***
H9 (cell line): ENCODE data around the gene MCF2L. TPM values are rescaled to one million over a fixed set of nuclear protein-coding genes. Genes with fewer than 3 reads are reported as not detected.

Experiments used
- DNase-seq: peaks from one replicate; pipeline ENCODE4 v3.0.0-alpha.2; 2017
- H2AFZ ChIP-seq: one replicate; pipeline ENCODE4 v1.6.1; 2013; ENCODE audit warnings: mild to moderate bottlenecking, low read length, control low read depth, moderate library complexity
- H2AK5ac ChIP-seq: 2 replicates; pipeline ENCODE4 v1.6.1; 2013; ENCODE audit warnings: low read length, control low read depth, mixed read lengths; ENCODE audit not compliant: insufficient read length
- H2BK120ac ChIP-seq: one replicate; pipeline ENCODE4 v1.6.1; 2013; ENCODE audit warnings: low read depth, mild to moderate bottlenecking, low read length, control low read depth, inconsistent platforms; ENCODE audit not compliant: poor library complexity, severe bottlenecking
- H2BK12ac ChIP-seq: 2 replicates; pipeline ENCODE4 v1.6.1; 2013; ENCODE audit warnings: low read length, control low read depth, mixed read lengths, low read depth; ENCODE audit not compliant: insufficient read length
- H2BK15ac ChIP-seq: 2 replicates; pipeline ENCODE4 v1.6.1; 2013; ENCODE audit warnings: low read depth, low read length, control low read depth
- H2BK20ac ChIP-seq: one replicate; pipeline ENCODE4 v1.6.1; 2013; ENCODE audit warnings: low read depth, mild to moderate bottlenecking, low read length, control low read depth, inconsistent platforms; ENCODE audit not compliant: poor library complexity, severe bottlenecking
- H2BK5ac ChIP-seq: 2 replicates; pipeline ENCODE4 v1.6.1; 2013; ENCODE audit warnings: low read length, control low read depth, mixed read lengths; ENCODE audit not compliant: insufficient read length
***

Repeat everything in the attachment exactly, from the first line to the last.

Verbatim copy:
H9 (cell line): ENCODE data around the gene MCF2L. TPM values are rescaled to one million over a fixed set of nuclear protein-coding genes. Genes with fewer than 3 reads are reported as not detected.

Experiments used
- DNase-seq: peaks from one replicate; pipeline ENCODE4 v3.0.0-alpha.2; 2017
- H2AFZ ChIP-seq: one replicate; pipeline ENCODE4 v1.6.1; 2013; ENCODE audit warnings: mild to moderate bottlenecking, low read length, control low read depth, moderate library complexity
- H2AK5ac ChIP-seq: 2 replicates; pipeline ENCODE4 v1.6.1; 2013; ENCODE audit warnings: low read length, control low read depth, mixed read lengths; ENCODE audit not compliant: insufficient read length
- H2BK120ac ChIP-seq: one replicate; pipeline ENCODE4 v1.6.1; 2013; ENCODE audit warnings: low read depth, mild to moderate bottlenecking, low read length, control low read depth, inconsistent platforms; ENCODE audit not compliant: poor library complexity, severe bottlenecking
- H2BK12ac ChIP-seq: 2 replicates; pipeline ENCODE4 v1.6.1; 2013; ENCODE audit warnings: low read length, control low read depth, mixed read lengths, low read depth; ENCODE audit not compliant: insufficient read length
- H2BK15ac ChIP-seq: 2 replicates; pipeline ENCODE4 v1.6.1; 2013; ENCODE audit warnings: low read depth, low read length, control low read depth
- H2BK20ac ChIP-seq: one replicate; pipeline ENCODE4 v1.6.1; 2013; ENCODE audit warnings: low read depth, mild to moderate bottlenecking, low read length, control low read depth, inconsistent platforms; ENCODE audit not compliant: poor library complexity, severe bottlenecking
- H2BK5ac ChIP-seq: 2 replicates; pipeline ENCODE4 v1.6.1; 2013; ENCODE audit warnings: low read length, control low read depth, mixed read lengths; ENCODE audit not compliant: insufficient read length